manufacturers, and those engaged in commercial pursuits, must sustain
considerable distress at different periods. It has been recommended as a
remedy, that Government should go back to the system of the circulation
of the notes. Now, my Lords, with respect to the one-pound bank
notes--it will be well to recollect what has been the proceeding of
Parliament on that subject. In 1826, Parliament having seen the facility
with which speculations could be undertaken by persons possessing no
capital, in consequence of the circulation of those one-pound
bank-notes--looking to the evils that resulted from those speculations,
and finding that a great number of banks in the country had failed in
consequence of such speculations--thought proper to pass a law to
prevent the circulation of this species of paper, after the lapse of
three years. A noble Lord has said, that this measure of Parliament
occasioned the failure of a great number of country bankers. But, I beg
the noble Lord's pardon, he has not stated the fact correctly. Most of
the banks which about that period failed, it ought to be recollected,
broke previously to the meeting of Parliament. The fact is, that it was
the breaking of the banks which occasioned the measure, and not the
measure the breaking of the banks. But we have now accomplished the
measure adopted in 1826; that measure is now carried into execution; the
currency of the country is now sufficient; bank notes, 5l., and above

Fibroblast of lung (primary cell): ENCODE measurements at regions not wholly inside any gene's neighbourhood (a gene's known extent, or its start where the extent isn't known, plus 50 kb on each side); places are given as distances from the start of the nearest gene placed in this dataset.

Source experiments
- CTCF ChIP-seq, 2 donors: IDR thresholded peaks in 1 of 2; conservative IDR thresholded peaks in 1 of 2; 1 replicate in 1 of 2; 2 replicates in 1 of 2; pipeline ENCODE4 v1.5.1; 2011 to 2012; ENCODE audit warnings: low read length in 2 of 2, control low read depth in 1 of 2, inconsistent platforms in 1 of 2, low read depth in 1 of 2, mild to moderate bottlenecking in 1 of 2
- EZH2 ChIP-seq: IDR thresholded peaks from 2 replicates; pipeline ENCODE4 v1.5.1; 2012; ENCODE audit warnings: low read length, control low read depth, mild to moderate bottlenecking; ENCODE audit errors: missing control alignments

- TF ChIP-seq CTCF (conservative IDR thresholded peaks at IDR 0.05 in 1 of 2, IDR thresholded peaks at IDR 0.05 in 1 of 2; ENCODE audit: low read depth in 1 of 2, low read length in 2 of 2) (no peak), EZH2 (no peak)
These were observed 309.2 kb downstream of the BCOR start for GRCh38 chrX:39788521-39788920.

5l., in value, are in circulation; and I will assert this fact, that
there is at present more of what I may call State currency in
circulation--more notes of the Bank of England and sovereigns--a greater
quantity of circulating medium of those two denominations, than there
has been at any former period before the late war, or before the Bank
Restriction Act was passed. I beg leave, my Lords, to ask, what want is
there of any additional circulation, when the circulation is at present
greater than it ever was? Is it necessary to have a more extended
circulation, to afford the means of procuring loans of money to those
who have no capital and no credit? I contend that this is a state of
things that ought not to exist in any country. Persons who really
possess credit, can raise money at the present moment with every
facility that is reasonable or proper. But, undoubtedly, those who have
no credit, are deprived of the facilities of borrowing money, which they